It would’ve been burning his nose for a couple days. Hopefully, he healed up well.
11. Bad Diet
I had a patient who had a hard time getting pregnant. She finally conceived but miscarried. She has a procedure to clear the uterine lining so that she can try again, this time with medical help. We monitor her blood to ensure the pregnancy hormone is gone before beginning the new treatment. But she keeps coming back with high levels of hormone.
Docs are worried because she might have some retained placenta or pituitary disorder and this could be super bad for future fertility. We call her in for a conversation about the hormone levels not clearing up. After talking together about what might be wrong, they are going to go home and think about further tests. She says “I need to go. I have an appointment at the weight-loss center for an HCG shot.”
Turns out that she is on the HCG diet. HCG IS the pregnancy hormone. And this was after an hour of the docs saying “We don’t know why you have these constant high levels of HCG in your blood and we are worried.”
A patient inquiring about birth control was adamant she wanted an IED (improvised explosive device).
13. Making It up
I told a patient’s mother that his heart rate sped up in response to pain as a “physiological” response. She exploded at me and got very confrontational. Turns out she thought I was saying it was “psychological,” or all in his head.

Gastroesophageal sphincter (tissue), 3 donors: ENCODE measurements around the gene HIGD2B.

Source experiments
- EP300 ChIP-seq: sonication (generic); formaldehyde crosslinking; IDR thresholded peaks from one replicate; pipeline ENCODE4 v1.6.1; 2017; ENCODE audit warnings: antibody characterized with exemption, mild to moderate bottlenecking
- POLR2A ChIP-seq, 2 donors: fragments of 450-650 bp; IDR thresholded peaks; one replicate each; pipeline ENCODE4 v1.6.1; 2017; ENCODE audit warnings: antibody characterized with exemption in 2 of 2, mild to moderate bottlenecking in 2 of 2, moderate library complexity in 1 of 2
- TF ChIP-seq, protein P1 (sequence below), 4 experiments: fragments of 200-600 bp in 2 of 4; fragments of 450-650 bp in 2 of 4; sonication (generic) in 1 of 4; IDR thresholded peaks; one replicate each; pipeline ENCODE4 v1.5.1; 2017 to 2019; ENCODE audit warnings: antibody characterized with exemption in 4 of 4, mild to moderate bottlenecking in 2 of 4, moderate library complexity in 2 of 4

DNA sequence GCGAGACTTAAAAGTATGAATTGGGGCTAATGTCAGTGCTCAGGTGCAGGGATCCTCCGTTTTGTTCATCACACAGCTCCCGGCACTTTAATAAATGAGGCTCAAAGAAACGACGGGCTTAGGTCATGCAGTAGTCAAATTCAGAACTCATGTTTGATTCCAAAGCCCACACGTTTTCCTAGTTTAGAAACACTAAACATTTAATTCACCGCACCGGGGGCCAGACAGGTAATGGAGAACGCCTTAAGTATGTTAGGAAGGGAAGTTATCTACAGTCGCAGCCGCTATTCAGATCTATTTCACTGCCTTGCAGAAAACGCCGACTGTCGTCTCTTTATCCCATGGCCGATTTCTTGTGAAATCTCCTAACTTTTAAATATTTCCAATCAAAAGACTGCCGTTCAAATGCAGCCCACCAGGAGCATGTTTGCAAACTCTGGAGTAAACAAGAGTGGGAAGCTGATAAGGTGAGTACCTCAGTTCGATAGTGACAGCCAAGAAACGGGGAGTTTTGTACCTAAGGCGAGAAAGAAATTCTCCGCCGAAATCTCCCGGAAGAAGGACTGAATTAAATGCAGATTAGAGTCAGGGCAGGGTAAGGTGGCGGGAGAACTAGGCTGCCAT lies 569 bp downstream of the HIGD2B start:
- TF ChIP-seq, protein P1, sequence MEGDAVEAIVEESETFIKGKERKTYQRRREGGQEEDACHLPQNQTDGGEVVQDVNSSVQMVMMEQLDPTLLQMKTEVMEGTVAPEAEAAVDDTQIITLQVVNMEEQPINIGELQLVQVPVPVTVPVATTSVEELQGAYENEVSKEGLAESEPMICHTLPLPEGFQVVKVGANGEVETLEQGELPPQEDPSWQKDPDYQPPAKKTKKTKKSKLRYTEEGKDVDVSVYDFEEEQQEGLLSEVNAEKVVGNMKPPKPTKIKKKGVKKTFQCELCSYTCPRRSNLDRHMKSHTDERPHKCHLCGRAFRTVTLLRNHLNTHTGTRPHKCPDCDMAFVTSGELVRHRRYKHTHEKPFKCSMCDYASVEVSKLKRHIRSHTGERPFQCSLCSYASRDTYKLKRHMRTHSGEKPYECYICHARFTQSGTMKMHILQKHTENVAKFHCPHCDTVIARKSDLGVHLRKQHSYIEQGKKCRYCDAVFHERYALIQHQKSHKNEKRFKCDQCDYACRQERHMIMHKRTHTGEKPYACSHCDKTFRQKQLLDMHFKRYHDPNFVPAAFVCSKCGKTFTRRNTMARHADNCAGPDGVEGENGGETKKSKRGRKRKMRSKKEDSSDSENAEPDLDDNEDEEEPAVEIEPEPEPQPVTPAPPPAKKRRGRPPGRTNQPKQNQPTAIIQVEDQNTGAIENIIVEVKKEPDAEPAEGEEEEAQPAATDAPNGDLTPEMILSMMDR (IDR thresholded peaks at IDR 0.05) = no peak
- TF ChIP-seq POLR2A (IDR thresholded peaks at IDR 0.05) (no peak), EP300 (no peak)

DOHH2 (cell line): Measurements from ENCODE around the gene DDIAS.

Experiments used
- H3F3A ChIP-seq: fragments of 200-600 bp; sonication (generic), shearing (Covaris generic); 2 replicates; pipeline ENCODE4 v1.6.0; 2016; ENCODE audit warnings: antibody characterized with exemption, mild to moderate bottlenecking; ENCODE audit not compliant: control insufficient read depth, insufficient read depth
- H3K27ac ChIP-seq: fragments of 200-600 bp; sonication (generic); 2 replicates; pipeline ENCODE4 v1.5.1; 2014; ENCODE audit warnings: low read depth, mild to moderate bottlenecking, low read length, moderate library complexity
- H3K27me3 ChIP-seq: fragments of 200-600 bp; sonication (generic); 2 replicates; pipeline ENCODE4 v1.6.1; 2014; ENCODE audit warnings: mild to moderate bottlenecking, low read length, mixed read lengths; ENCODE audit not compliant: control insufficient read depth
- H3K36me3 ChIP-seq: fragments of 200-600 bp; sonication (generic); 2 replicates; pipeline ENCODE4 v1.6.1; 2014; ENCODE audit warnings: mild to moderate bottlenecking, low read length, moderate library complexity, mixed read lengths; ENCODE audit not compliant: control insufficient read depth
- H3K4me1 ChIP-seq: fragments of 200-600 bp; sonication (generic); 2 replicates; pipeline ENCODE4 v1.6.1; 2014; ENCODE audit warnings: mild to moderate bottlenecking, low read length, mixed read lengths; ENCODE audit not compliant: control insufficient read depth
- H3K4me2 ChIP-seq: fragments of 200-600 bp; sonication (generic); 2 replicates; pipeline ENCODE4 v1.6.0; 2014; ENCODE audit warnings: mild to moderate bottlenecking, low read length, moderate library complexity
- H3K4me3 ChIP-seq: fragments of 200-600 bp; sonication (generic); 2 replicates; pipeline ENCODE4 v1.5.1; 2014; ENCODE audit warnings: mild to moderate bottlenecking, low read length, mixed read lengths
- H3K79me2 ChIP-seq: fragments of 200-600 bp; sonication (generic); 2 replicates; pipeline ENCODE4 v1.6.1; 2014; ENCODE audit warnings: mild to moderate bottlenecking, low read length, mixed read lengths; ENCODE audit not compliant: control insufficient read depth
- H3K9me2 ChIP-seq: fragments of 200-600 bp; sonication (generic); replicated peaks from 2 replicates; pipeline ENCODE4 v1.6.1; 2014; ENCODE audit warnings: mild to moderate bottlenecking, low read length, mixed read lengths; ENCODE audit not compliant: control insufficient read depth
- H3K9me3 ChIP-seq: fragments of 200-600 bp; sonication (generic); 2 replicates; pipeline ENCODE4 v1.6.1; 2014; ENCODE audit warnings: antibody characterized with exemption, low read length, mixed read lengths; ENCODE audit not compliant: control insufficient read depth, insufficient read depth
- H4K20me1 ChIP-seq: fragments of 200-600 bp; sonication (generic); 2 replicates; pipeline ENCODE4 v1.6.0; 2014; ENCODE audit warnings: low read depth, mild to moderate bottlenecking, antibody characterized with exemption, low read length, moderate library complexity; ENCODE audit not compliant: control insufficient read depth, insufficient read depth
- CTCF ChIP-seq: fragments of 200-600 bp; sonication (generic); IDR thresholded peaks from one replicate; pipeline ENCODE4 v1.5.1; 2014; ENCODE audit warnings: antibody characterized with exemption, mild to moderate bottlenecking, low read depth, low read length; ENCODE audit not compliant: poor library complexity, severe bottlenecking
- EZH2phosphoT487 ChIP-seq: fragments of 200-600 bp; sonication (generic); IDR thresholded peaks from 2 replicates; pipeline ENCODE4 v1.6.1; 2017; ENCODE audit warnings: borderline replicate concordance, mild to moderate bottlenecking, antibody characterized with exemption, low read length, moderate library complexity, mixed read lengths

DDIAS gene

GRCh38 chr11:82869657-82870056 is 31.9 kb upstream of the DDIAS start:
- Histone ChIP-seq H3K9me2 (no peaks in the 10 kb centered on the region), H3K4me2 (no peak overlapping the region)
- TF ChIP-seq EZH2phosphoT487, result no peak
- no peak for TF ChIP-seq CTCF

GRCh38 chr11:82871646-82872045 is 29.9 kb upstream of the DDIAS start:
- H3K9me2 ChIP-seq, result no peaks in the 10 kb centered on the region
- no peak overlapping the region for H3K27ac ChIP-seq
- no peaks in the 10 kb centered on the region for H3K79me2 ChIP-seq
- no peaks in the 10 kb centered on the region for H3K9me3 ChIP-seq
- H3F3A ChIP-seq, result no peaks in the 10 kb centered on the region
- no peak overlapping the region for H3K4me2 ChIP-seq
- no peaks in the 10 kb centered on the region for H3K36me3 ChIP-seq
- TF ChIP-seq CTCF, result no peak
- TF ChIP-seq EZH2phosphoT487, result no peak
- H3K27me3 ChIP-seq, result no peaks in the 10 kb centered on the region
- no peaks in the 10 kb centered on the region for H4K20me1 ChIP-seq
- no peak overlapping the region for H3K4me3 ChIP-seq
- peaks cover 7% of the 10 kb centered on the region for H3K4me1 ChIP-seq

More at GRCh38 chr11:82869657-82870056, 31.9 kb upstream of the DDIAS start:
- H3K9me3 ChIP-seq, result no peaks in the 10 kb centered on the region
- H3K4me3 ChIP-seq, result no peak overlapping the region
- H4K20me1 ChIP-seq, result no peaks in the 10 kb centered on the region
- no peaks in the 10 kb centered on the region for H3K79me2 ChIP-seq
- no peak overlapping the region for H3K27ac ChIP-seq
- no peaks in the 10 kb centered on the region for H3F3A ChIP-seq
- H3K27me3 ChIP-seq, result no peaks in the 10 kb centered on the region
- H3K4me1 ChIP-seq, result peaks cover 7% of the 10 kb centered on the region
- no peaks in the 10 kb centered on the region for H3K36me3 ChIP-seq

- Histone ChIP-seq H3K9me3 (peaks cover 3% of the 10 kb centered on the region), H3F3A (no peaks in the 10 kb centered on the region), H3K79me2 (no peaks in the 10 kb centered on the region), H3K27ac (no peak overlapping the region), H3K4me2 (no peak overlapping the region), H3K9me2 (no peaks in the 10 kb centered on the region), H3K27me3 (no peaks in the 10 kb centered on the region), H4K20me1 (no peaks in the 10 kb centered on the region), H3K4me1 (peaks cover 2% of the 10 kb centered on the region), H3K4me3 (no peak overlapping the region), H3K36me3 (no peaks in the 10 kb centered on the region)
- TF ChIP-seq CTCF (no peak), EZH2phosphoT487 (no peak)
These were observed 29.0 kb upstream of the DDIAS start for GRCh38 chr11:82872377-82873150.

14. Bigger Isn’t Always Better
An ER physician told me this one: a 16-year-old boy presented to the ER with extremely swollen and discolored genitals. Apparently, he has been using his mom’s insulin needles to draw blood out of his arm and inject it into his own genitals. He thought that adding blood would help increase his size. His penis was terribly infected and he was hospitalized for a week or so.
15. Wishful Thinking
I’m part of a military medical unit, not a doctor, but I once had a patient tell me that there was no credible research that smoking was bad for one’s health. Okay.
16. Disease Machine
Optician here. We had a patient who refused to let us use the tonometer, which is a machine that checks ocular internal pressure to diagnose glaucoma. He said that machine gives you glaucoma, and we weren’t going to pull that on him. He told us his father got an exam, and had glaucoma after using that machine.